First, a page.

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COVID-19

Study: Wind instruments spread COVID-19 no more than normal speech does

Physicians developed a simple equation to describe aerosol's speed slowing as it shoots from its source.

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Trumpet player in orchestra
(CCISUL via Shutterstock)

By Pol Allingham via SWNS

Wind instruments spread Covid-19 no more than normal speech, suggests a new study, despite concerts being canceled during the pandemic on safety grounds.

The live music industry was decimated during the pandemic. As events and festivals were postponed and canceled across the country, woodwind musicians faced another blow as they were switched out for strings.

But the University of Pennsylvania worked with musicians from the Philadelphia Orchestra to discover woodwinds actually blow out air particles far slower than coughing and sneezing.

In a study published in Physics and Fluids, researchers tracked fog particles in the air with a laser and used a particle counter to measure the concentration of air flying from a tuba.

Combining the results, the physicians developed a simple equation to describe aerosol's speed slowing as it shoots from its source, showing when the flow will stop.

Saxophonist fingers playing a piece during a street festival.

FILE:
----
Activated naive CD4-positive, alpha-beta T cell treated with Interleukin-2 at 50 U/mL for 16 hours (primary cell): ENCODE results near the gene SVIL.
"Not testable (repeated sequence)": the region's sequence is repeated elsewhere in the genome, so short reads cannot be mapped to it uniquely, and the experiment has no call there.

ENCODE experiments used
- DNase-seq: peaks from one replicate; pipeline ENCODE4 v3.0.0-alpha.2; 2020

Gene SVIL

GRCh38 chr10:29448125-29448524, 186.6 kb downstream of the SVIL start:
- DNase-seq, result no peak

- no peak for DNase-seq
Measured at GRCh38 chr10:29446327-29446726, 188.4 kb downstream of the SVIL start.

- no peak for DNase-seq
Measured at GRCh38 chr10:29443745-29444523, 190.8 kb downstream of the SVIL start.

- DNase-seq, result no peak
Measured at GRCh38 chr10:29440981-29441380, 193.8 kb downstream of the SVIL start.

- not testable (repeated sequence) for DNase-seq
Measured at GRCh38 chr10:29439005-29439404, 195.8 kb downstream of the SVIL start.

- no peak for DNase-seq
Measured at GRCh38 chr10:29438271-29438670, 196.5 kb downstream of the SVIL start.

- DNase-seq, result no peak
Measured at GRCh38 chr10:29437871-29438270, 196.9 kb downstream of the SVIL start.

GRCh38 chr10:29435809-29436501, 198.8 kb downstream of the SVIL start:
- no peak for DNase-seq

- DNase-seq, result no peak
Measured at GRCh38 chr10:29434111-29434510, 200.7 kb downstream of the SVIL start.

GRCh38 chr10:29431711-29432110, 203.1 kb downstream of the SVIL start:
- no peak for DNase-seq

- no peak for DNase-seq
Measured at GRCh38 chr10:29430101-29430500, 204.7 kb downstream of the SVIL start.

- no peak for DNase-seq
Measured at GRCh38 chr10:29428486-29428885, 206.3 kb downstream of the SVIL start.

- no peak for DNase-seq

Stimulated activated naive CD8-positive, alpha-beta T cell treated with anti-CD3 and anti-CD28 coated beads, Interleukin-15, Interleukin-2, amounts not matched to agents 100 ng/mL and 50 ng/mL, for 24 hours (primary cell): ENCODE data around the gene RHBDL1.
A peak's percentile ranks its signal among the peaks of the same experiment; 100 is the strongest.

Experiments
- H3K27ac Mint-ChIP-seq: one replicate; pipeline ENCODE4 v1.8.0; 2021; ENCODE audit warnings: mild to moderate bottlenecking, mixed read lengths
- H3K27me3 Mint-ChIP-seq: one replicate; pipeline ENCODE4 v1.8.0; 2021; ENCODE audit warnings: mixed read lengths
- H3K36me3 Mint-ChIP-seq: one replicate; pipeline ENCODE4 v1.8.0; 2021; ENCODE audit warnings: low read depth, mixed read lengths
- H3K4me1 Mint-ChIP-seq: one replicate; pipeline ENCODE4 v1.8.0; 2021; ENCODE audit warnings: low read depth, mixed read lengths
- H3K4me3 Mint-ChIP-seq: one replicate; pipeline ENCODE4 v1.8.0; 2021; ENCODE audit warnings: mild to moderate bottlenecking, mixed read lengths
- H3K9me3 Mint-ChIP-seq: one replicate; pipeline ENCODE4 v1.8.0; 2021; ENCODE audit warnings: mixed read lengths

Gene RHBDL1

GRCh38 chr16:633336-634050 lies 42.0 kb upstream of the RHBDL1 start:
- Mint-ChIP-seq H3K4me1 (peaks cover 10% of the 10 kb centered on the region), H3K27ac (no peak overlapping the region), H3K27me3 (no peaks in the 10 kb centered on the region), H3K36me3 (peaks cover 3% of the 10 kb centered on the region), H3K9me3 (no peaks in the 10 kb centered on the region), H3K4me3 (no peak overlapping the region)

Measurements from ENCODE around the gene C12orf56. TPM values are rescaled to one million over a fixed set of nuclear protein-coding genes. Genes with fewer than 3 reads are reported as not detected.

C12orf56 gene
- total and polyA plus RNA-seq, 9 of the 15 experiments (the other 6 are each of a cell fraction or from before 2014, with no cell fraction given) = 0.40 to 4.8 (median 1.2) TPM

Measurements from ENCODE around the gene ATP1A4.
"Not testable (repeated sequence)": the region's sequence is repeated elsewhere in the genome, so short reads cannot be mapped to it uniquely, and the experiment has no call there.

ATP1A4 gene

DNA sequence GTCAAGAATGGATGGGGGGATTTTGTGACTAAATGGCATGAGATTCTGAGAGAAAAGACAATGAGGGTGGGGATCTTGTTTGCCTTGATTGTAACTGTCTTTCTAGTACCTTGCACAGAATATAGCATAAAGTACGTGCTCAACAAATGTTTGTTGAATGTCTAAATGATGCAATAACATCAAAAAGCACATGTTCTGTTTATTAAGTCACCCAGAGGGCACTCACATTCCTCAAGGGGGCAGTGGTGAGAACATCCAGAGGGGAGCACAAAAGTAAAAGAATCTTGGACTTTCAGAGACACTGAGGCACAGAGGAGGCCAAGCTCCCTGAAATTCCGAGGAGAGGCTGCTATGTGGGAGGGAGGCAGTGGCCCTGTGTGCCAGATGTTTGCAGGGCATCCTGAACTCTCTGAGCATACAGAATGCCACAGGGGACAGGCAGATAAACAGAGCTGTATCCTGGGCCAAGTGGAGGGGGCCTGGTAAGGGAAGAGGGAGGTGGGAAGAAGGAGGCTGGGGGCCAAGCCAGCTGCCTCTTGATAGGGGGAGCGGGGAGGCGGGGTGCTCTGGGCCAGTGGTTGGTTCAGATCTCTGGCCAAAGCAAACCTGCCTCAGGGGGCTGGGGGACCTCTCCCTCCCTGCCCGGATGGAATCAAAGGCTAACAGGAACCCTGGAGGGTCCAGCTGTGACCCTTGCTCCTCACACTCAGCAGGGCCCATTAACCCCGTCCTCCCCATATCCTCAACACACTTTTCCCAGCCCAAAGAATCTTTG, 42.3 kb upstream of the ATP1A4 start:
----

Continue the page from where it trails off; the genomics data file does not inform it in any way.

(MorphoBio via Shutterstock)

They discovered woodwind instruments' exit speeds are much lower than coughing and sneezing, and have similar concentration and size distribution to chatting and breathing.

For most instruments, the spray ends about two meters from its opening. As a result, the researchers recommend wind musicians should stay six feet apart like other people.

Author Professor Paulo Arratia, of the University of Pennsylvania, said: "Ideally, musicians would sit near one another to compose the best sound, but such an arrangement became an issue during the COVID pandemic

"We were surprised that the amount of aerosol produced is of the same range as normal speech.

"I was expecting much higher flow speeds and aerosol concentrations."

Next up, the team will study contamination between a whole orchestra playing together.

Arratia added: "Hopefully, this manuscript will guide health officials to develop protocols for safe, live musical events."

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